Western rock, in addition to making explicit the decay of capitalism, continued to be accused of promoting, among other things, violence, sex and distorting the Soviet military threat. It is not known what went through the minds of the authorities when the opening of the Leningrad Rock Club, in 1981. Some antecedents were visible: underground band scenes had developed in Moscow, Leningrad, Estonia and Latvia, small gigs in cafes and music halls; in 1980, a rock festival was organized in Tbilisi, the capital of Georgia. The band Aquarium, led by pioneer Boris “Bob” Grebenshikov, had been expelled from the event in Tbilisi, accused of promoting homosexuality and incest: on their return to Leningrad, at the rock club, they were even more successful. Of course, from the beginning the club was closely monitored by the KGB, but it attracted the youth of the city, inescapably. Zoo, led by Mike Naumenko, charismatic and skillful negotiator with authorities, was there: 18-year-old Viktor Tsoi, who would become the most famous of Soviet rock stars in the late 1980s with his group Cinema, also. One of Tsoi's first songs was commute train, which tells the story of a person trapped on a train, going to a place he neither knows nor wants to go – a feeling that many of the listeners intuited as familiar. A metaphor for that moment in the USSR.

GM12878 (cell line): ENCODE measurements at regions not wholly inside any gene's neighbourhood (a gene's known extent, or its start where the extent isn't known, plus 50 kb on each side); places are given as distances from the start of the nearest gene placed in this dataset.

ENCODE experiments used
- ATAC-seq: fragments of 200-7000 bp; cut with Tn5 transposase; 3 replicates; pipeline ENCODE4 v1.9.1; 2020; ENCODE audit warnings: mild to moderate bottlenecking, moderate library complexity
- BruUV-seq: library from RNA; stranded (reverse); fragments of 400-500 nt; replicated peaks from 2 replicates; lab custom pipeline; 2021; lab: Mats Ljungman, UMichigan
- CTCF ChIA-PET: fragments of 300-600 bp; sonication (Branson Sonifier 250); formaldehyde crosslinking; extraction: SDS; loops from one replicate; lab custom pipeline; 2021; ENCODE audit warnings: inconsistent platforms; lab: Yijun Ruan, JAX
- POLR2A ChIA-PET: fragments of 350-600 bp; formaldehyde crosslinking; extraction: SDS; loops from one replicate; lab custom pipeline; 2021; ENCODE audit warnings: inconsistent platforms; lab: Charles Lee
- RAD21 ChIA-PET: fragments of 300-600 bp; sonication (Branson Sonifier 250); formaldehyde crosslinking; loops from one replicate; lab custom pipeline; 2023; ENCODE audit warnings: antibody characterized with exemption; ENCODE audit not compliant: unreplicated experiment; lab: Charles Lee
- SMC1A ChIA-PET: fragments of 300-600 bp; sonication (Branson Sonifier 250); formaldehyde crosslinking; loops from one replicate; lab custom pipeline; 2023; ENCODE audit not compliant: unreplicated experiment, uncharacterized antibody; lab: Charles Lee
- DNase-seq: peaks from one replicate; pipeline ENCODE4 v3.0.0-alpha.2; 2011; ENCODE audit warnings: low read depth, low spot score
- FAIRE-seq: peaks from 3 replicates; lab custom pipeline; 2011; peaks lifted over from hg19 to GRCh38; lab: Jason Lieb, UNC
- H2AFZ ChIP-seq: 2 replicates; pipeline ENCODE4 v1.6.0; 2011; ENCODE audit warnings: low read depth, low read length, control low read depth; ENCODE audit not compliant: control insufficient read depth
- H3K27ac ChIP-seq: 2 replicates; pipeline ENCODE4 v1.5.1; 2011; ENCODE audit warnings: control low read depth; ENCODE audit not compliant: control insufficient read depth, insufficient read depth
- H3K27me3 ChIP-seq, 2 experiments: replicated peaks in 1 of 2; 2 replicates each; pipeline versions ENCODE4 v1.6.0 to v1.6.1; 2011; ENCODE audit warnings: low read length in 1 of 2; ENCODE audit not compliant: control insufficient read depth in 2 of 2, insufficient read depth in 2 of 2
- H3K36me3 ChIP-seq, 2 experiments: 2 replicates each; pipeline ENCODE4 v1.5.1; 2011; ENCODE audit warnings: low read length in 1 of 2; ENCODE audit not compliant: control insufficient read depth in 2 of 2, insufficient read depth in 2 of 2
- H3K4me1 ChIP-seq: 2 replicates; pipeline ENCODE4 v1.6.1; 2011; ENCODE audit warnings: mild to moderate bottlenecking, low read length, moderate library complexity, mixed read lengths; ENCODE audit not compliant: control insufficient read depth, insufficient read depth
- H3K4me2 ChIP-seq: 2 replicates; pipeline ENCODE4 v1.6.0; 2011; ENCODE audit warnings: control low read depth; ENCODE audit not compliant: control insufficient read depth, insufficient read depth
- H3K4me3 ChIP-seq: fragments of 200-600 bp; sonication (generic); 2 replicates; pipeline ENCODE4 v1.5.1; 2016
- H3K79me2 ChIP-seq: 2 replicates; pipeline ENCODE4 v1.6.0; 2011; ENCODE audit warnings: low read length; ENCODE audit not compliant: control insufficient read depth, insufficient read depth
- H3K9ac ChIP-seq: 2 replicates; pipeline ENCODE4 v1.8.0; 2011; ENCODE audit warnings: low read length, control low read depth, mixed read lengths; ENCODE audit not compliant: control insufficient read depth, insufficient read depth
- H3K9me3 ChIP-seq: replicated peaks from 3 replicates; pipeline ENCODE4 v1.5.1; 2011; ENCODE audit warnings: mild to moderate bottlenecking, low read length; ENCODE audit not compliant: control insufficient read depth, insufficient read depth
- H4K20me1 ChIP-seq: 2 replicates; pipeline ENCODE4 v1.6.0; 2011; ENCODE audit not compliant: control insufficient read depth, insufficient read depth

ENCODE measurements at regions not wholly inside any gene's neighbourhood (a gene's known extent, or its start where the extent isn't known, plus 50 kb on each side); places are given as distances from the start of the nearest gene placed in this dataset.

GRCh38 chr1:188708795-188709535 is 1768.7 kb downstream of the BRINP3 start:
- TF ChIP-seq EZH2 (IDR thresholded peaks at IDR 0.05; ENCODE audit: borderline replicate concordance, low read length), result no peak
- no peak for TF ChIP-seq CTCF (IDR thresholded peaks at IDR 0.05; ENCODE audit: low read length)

Summer reproduces this environment, between 1980 and 81, with masterful black and white photography, always soft light and video clips interpolated into the narrative with augmented reality to update the images with new technologies. The treatment, however, is light: perhaps that is why “Bob” Grebenshikov – one of the survivors of that period, who appears secondarily in the film – accused Kirill Serebrennikov of being a “liar”: according to him, “we lived differently: the script was written by a person from another planet.” Kirill Serebrennikov, who edited the film in 2018 under house arrest imposed by the Putin government and was forced to use a computer offline – was banned from accessing the internet – opted to romanticize the story and add fictions of particular plots to that inaugural moment in the country of Soviets.